Daughter of former skydive record holder speaks

Published On: Oct 15 2012 03:49:51 PM EDT
Updated On: Oct 15 2012 09:31:19 PM EDT

VIDEO: A local family talks about the records their father and other Marines made years ago.

JACKSONVILLE, Fla. -

It's the jump from the edge of space that still has people talking.

An Austrian man jumped from more than 24 miles in the sky, falling for more than four minutes and reaching speeds of more than 700 mph before landing in Nevada on Sunday.

Felix Baumgartner, known as "Fearless Felix," is being called an aerospace pioneer after tens of millions watched worldwide as he broke records for the longest free fall ever recorded.

The daughter of an Orange Park man who very well may have paved the path for Baumgartner's historic jump spoke Monday.

The late Sgt. Robert Armstrong Jr. broke records that were unheard of in his day.

He lived in this Orange Park home until he died in the 1980s. His family says he was very proud of the accomplishment he and his fellow Marines made when they jumped from eight miles high. It's only a third of the distance of Baumgartner's jump, but it was a big deal back when it happened.

"I think it was one of his biggest accomplishments in life. My dad was a daredevil," Barbara Armstrong Smith said.

She still has the scrapbook her mother made, a testament to the feat of her father and his friends nearly 50 years ago.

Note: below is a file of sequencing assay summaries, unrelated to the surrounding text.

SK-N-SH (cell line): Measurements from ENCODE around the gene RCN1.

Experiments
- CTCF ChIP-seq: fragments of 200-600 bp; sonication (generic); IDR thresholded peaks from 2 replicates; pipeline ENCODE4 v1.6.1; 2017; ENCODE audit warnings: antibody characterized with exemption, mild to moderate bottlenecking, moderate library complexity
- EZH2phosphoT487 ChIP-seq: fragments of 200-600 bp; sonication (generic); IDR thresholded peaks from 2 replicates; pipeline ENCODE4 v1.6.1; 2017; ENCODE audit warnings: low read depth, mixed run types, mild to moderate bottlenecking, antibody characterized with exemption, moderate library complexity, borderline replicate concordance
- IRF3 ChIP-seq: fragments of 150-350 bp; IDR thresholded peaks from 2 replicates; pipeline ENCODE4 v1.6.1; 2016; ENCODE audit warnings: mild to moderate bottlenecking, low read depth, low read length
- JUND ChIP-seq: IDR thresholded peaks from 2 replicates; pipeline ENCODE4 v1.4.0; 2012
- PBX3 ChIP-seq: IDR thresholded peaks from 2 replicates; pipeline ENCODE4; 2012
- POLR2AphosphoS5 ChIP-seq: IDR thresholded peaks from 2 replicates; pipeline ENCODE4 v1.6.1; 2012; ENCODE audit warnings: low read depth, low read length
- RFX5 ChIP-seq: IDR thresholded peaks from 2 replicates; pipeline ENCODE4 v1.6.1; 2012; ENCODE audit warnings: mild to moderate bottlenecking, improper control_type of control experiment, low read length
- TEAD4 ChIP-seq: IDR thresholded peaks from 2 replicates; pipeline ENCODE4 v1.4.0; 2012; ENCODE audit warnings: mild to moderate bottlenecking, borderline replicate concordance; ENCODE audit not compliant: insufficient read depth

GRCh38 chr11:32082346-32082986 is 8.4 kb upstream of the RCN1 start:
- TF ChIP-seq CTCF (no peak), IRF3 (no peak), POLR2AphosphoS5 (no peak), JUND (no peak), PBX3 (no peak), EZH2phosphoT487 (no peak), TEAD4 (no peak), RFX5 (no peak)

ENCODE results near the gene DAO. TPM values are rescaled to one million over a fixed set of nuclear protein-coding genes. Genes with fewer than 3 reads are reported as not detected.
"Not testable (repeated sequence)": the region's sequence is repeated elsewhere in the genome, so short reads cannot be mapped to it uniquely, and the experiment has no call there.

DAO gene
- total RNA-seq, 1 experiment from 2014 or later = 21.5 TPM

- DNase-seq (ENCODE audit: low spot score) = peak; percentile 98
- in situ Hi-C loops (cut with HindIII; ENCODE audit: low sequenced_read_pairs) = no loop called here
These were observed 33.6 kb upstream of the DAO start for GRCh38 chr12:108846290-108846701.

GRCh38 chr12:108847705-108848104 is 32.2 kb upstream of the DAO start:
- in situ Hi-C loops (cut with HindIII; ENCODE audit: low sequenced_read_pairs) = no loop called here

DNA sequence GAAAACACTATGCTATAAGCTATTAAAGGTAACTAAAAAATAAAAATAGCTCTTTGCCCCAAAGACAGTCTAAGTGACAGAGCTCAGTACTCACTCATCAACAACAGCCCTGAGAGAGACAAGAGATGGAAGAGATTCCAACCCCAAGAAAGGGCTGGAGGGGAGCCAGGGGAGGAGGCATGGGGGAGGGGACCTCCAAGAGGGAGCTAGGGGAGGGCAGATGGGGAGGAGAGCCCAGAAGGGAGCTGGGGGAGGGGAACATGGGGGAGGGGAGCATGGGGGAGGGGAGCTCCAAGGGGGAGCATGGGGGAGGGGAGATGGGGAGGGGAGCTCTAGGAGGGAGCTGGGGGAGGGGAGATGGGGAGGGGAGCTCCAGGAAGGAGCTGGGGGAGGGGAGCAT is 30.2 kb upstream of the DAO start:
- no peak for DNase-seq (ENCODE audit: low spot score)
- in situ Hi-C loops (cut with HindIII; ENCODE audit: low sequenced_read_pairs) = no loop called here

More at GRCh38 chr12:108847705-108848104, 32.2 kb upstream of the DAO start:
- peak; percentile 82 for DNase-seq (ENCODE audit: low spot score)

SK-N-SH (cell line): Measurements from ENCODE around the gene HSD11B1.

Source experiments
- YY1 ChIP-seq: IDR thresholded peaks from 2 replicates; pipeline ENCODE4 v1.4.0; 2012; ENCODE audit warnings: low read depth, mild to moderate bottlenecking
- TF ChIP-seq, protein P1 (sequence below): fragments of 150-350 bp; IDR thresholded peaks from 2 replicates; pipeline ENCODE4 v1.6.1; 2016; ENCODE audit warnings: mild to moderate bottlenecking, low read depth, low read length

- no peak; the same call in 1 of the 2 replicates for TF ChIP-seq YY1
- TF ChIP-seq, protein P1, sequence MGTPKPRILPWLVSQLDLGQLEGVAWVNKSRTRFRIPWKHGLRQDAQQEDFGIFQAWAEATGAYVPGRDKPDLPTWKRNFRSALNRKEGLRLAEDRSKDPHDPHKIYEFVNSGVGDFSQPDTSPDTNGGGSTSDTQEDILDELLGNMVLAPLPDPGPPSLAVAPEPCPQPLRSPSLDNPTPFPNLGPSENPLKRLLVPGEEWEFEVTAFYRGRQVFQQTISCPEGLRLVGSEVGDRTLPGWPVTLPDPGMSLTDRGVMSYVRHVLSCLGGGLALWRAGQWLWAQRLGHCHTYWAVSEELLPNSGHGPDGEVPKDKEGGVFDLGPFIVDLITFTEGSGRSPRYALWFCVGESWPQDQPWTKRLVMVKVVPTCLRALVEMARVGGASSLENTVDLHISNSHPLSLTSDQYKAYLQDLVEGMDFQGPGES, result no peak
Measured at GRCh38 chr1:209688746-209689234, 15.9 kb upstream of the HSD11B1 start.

"Back in 1964, him and a group of his fellow Marines descended into the dark and made a world-record jump from eight miles up in the night and broke a previous record held by the Russians," Smith said.

That was important for the American people in the midst of the Cold War. Newspapers from the time say Armstrong was one of nine Marine Corps parachutists who set the record for team jumping. They did it at night over Fort Bragg, N.C.

"Yes, he was very proud of it and so was my mom," Smith said.

After Baumgartner's jump on live TV, Smith says she's happy to see people breaking her father's record.

"I think it's awesome," she said. "I mean records were made to be broken, right? I mean, we see it every day. We just saw a bunch of records broken in the Olympics, and I do think it's phenomenal that ack in 1964 my father and his team were able to accomplish that."

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